The Boxing Day Test wicket was on Monday on the verge of being the subject of an official rebuke from the International Cricket Council, who were expected to brand the heavily criticised wicket as below average at least.
The flat strip in Melbourne that contributed to a tame draw in the fourth Ashes Test was widely savaged, including by n captain Steve Smith after he scored his 23rd Test hundred on the fifth day, and by England skipper Joe Root.
A review has been launched into what transpired at the MCG and days after both captains agreed to call off the match on the last afternoon the ICC was expected to hand down a formal warning.
An top-line n international pitch has never been given a ‘poor’ rating by the world governing body but that remained a possibility on Monday. The other option that was being considered was for a less severe ‘below average’ rating to be dealt out by match referee Ranjan Madugalle.
Either way, the formal warning stood to be the ultimate insult for a world-famous venue that prides itself on the hosting of the Boxing Day Test and the enormous crowds that turn up to view it. The ICC also has the ability to fine the MCC as much as $15,000.
It would not be the first match played in this summer to be the subject of an unwanted pitch rating. The wicket on which the day-night women’s Ashes Test was drawn at North Sydney Oval was labelled as below average.
However, the MCG’s status as a revered Test venue makes last week’s debacle more significant. Outgoing Cricket Victoria chief executive Tony Dodemaide even suggested after the match that the state of the drop-in wickets at the MCG was such that “it may be that we need to dig them out every so often (and] start again”.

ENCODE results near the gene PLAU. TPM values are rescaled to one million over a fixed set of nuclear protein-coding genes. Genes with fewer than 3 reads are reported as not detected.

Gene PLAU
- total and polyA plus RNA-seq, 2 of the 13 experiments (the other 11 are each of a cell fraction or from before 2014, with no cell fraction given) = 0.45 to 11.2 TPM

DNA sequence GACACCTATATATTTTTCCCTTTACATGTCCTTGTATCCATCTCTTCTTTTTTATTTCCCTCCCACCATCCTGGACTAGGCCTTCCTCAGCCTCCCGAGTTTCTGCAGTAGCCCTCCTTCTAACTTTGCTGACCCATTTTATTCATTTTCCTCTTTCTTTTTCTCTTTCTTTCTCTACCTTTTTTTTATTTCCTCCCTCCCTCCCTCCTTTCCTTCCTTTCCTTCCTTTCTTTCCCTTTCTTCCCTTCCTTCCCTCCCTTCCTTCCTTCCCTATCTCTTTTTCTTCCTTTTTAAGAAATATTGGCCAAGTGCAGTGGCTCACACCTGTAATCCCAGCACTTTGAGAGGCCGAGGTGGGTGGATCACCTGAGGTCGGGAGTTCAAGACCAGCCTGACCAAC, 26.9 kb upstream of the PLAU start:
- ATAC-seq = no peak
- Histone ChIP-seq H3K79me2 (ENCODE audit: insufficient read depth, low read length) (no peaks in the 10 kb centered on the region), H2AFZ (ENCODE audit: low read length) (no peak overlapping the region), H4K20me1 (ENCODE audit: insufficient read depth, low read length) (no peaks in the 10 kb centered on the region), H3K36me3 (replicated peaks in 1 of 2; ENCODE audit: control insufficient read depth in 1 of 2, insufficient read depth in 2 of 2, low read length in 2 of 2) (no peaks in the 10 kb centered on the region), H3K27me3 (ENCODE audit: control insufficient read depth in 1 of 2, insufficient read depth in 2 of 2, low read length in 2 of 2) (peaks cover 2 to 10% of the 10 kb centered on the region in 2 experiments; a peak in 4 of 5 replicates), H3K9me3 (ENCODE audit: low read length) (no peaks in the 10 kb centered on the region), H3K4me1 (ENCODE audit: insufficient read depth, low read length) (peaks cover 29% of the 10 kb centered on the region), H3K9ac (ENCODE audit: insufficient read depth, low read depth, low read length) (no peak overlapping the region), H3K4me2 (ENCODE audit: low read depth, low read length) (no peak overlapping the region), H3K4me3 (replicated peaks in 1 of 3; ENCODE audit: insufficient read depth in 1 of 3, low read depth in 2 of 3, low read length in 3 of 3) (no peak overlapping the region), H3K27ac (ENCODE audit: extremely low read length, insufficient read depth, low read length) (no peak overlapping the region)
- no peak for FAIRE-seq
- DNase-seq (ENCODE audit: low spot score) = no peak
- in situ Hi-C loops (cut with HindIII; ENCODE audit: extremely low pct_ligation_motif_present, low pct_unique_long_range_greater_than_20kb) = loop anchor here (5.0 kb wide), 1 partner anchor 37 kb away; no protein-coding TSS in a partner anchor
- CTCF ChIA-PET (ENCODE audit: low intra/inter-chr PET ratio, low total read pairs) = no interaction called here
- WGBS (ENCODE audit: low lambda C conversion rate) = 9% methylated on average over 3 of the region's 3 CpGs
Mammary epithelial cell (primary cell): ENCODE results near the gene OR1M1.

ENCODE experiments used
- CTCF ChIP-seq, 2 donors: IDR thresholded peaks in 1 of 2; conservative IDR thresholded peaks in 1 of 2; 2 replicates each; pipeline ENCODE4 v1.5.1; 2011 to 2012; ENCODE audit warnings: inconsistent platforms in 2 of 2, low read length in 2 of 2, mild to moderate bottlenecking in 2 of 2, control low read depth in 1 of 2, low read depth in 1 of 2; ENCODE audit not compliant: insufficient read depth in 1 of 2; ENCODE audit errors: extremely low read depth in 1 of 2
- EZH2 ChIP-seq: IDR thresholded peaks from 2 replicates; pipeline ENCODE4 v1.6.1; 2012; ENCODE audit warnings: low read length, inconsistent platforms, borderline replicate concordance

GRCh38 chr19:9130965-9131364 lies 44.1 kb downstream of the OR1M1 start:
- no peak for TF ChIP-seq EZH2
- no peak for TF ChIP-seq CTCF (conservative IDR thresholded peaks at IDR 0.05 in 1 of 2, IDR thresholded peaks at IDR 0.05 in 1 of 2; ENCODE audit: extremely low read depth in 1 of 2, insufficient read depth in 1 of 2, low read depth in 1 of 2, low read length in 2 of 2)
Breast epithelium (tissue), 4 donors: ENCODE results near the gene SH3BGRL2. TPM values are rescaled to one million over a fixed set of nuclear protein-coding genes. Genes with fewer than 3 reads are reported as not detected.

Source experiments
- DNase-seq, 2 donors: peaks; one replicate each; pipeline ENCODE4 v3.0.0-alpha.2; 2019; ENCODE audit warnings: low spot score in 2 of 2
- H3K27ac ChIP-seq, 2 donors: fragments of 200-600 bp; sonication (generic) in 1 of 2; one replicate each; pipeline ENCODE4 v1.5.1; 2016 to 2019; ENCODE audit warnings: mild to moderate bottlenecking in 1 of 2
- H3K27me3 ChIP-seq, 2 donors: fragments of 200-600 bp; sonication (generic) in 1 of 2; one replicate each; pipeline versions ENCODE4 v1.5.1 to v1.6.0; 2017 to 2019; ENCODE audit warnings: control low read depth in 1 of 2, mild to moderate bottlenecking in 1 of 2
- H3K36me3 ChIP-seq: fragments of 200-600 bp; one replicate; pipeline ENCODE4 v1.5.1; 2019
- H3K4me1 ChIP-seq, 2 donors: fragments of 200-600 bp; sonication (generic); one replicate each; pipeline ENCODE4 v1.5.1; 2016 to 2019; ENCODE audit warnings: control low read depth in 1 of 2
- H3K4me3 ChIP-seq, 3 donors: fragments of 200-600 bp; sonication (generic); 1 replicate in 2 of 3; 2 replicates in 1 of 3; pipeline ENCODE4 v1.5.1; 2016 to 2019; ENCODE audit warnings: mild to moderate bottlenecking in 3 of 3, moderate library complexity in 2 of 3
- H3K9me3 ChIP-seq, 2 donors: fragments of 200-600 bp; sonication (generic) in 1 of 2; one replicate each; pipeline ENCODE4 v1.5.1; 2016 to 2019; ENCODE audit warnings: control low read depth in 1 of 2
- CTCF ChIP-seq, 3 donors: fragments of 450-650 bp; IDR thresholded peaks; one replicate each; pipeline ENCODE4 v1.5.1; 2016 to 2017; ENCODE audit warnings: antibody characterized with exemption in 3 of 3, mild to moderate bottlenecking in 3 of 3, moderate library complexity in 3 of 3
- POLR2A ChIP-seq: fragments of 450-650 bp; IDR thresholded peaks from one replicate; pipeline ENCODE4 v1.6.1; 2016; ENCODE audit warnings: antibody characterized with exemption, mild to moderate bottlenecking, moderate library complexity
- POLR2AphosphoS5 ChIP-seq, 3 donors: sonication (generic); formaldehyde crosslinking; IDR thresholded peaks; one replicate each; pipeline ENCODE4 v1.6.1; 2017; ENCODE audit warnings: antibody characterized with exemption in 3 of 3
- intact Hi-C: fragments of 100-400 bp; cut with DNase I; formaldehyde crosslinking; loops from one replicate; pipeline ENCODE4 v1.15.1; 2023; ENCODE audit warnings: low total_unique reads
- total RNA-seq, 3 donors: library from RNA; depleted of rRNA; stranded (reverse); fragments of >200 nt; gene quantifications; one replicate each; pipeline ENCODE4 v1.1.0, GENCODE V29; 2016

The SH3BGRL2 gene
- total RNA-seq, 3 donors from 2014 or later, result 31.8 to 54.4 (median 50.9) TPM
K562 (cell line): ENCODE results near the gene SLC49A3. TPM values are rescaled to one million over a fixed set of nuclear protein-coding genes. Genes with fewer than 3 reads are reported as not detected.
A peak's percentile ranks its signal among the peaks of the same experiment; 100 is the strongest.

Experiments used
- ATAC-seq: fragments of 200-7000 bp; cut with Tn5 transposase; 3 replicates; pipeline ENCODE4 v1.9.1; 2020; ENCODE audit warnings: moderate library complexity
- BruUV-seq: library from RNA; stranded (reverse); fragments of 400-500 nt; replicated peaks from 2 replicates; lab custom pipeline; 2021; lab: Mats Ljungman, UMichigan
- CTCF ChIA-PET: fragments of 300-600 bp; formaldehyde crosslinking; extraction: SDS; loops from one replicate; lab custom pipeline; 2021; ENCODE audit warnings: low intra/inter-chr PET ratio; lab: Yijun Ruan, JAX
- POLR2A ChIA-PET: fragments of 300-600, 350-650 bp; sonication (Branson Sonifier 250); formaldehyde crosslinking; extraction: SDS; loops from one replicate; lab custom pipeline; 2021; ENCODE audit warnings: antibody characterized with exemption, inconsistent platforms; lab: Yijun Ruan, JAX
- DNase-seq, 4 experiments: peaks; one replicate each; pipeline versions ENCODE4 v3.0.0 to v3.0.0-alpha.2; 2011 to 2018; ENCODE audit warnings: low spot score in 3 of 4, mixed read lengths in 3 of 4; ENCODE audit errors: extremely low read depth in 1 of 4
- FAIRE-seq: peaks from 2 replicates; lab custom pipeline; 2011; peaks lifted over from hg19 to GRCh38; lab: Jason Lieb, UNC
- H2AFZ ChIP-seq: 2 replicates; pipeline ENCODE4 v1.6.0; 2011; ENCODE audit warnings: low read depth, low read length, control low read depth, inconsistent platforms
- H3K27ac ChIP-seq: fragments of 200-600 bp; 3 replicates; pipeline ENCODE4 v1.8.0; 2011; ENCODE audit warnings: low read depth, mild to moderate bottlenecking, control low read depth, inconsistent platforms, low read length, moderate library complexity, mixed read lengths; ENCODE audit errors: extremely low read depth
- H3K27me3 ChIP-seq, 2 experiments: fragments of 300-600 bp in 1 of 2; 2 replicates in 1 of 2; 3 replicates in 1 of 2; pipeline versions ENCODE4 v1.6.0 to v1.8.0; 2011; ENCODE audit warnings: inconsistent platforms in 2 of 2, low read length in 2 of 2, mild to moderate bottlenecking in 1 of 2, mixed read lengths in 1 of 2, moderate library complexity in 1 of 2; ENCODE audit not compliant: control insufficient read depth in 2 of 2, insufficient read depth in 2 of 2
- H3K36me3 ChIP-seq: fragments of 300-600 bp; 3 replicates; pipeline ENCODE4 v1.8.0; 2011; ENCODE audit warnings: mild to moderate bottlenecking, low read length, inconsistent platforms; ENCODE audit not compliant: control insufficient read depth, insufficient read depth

Only 24 wickets were lost across the five days on the Melbourne drop-in wicket as bowlers struggled for with a shortage of pace and carry and the fact that the pitch did not break up as the game went on.
The ICC warning would serve as a huge wake-up call not only for the operators of the MCG but those who run all of ‘s premier grounds.
The pitch has been judged under a set of regulations that is about to expire, replaced by a demerit-points system that can result in international grounds receiving suspensions of up to two years.
That system will come into play on Thursday, the first day of the fifth Ashes Test at the SCG.
Venues accrue two points for a below average pitch, three for a poor one and five for one that is deemed unfit. A ground will be suspended for a year if it reaches five points in a five-year period, or for two years if it gets to 10 points. There are further demerit points that can be dished out for substandard outfields.
“I think everybody accepts that if we want to have entertaining products, exciting matches, an attractive form of cricket, then the pitches need to be good and there needs to be a good balance between bat and ball, particularly in Test matches,” ICC chief executive David Richardson said when the points system was announced last year.
The n team is not foreign to playing on pitches that have been frowned upon by the ICC. In February last year the wicket in Pune for the first Test between and India was rated as poor by match referee Chris Broad.
The ball had spun prodigiously from the outset and the game, won by as Steve O’Keefe claimed match figures of 12-70, was over in three days.
In 2011, the pitch on which played Sri Lanka in a Test at Galle was also rated as poor by Broad.
Under the existing regulations the ICC have not announced ratings of below average, only releasing them if pitches were poor or unfit. That will change from this week when ratings will be made public.